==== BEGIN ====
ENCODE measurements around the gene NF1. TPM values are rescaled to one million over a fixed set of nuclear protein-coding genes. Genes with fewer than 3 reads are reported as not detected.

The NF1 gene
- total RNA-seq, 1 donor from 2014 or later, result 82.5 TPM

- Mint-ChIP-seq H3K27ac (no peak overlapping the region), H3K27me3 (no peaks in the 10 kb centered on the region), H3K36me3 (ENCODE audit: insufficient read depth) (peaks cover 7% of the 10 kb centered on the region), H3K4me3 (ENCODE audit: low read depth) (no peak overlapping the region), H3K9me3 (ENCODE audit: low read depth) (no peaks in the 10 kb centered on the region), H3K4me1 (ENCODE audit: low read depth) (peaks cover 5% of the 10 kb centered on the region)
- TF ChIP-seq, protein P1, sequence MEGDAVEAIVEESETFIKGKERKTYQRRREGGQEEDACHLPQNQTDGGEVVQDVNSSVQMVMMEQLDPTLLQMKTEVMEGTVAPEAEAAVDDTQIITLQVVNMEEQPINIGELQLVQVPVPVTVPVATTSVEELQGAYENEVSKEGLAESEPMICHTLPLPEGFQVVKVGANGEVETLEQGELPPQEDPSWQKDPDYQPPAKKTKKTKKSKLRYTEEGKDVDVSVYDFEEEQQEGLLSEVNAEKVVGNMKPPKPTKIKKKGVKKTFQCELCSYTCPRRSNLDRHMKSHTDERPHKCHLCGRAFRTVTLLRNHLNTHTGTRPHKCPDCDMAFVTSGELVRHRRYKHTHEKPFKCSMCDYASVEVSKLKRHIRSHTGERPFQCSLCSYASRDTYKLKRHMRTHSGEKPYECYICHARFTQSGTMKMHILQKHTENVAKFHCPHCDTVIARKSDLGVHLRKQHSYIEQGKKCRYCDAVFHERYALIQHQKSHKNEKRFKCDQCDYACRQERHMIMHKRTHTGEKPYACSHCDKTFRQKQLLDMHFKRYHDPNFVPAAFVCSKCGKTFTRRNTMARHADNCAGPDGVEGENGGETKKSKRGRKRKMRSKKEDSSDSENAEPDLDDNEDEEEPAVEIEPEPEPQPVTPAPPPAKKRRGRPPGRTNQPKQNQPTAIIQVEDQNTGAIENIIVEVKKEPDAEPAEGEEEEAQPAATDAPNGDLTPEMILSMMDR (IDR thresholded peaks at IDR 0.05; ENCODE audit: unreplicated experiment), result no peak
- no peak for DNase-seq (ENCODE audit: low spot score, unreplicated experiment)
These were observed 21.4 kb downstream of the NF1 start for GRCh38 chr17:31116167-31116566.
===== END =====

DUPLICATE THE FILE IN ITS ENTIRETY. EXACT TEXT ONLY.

ENCODE measurements around the gene NF1. TPM values are rescaled to one million over a fixed set of nuclear protein-coding genes. Genes with fewer than 3 reads are reported as not detected.

The NF1 gene
- total RNA-seq, 1 donor from 2014 or later, result 82.5 TPM

- Mint-ChIP-seq H3K27ac (no peak overlapping the region), H3K27me3 (no peaks in the 10 kb centered on the region), H3K36me3 (ENCODE audit: insufficient read depth) (peaks cover 7% of the 10 kb centered on the region), H3K4me3 (ENCODE audit: low read depth) (no peak overlapping the region), H3K9me3 (ENCODE audit: low read depth) (no peaks in the 10 kb centered on the region), H3K4me1 (ENCODE audit: low read depth) (peaks cover 5% of the 10 kb centered on the region)
- TF ChIP-seq, protein P1, sequence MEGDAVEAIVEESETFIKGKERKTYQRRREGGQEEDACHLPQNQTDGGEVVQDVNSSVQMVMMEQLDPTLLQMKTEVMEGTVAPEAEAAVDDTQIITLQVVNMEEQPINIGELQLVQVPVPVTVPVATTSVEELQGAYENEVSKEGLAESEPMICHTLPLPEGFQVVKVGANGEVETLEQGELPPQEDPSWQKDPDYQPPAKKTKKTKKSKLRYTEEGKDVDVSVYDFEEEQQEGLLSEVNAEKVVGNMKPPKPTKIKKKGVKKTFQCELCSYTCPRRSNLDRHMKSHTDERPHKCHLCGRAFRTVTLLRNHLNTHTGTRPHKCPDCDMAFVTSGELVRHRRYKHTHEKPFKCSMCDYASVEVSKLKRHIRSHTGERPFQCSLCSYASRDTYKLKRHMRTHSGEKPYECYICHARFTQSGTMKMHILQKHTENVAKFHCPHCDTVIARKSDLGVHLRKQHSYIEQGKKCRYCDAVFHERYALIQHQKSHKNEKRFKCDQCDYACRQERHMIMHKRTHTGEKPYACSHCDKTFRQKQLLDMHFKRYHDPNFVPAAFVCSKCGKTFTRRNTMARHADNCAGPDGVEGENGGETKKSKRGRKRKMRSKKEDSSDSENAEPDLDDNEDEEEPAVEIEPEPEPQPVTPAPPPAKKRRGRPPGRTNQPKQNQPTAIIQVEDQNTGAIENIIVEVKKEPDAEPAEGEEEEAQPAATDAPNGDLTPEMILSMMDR (IDR thresholded peaks at IDR 0.05; ENCODE audit: unreplicated experiment), result no peak
- no peak for DNase-seq (ENCODE audit: low spot score, unreplicated experiment)
These were observed 21.4 kb downstream of the NF1 start for GRCh38 chr17:31116167-31116566.